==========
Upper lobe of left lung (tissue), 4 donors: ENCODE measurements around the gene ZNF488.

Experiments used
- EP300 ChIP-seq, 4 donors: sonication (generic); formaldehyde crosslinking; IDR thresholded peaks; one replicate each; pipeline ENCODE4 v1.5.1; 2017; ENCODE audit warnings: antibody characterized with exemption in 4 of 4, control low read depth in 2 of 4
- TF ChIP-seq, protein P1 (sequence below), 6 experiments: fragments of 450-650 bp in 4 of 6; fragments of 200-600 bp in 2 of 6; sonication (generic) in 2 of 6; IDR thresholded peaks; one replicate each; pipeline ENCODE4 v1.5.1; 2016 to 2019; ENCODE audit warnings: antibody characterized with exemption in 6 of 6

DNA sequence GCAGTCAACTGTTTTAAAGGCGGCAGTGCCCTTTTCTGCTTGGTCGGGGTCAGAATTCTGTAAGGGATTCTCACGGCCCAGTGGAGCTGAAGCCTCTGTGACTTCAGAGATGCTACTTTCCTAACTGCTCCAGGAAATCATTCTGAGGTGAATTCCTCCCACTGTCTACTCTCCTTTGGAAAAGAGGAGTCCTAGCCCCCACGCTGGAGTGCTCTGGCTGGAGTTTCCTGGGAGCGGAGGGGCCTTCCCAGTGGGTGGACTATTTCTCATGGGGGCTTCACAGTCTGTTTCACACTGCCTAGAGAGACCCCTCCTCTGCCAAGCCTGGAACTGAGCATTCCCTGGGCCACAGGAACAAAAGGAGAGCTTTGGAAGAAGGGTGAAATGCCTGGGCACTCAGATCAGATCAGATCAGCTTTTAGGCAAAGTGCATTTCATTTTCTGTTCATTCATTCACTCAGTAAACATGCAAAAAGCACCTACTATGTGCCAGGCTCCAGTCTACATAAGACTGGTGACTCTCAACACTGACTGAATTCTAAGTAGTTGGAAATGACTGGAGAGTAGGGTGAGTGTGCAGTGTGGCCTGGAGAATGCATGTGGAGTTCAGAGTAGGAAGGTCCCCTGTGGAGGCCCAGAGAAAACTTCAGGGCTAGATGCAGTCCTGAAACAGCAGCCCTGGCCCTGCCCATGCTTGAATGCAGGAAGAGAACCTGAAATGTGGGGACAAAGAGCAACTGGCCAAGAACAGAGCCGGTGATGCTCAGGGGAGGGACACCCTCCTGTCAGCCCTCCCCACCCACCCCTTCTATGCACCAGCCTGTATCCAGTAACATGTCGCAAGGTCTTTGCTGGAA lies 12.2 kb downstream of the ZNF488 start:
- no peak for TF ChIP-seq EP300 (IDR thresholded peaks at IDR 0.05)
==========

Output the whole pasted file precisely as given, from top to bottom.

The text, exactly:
Upper lobe of left lung (tissue), 4 donors: ENCODE measurements around the gene ZNF488.

Experiments used
- EP300 ChIP-seq, 4 donors: sonication (generic); formaldehyde crosslinking; IDR thresholded peaks; one replicate each; pipeline ENCODE4 v1.5.1; 2017; ENCODE audit warnings: antibody characterized with exemption in 4 of 4, control low read depth in 2 of 4
- TF ChIP-seq, protein P1 (sequence below), 6 experiments: fragments of 450-650 bp in 4 of 6; fragments of 200-600 bp in 2 of 6; sonication (generic) in 2 of 6; IDR thresholded peaks; one replicate each; pipeline ENCODE4 v1.5.1; 2016 to 2019; ENCODE audit warnings: antibody characterized with exemption in 6 of 6

DNA sequence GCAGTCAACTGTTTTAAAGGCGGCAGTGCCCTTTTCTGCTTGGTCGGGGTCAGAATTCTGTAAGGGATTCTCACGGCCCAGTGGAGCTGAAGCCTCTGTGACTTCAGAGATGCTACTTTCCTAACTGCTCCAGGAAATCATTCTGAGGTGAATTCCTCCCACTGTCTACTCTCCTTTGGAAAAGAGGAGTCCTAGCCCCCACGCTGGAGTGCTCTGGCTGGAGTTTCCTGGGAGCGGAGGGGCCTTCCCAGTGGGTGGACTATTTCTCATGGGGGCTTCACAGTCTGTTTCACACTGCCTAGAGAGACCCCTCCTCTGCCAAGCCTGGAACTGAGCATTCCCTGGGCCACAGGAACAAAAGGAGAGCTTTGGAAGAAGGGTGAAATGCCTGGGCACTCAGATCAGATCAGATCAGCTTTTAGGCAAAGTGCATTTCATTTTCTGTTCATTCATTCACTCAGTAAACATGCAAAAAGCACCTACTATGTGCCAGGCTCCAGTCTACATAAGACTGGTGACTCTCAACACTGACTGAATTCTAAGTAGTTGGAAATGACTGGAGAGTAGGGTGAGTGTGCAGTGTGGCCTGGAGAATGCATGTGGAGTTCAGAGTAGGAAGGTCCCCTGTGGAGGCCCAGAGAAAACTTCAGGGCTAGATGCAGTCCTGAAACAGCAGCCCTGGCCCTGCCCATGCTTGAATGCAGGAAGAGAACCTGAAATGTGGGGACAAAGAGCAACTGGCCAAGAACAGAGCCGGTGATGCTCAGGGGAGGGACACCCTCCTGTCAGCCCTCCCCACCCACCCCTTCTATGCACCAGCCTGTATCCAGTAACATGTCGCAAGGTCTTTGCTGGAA lies 12.2 kb downstream of the ZNF488 start:
- no peak for TF ChIP-seq EP300 (IDR thresholded peaks at IDR 0.05)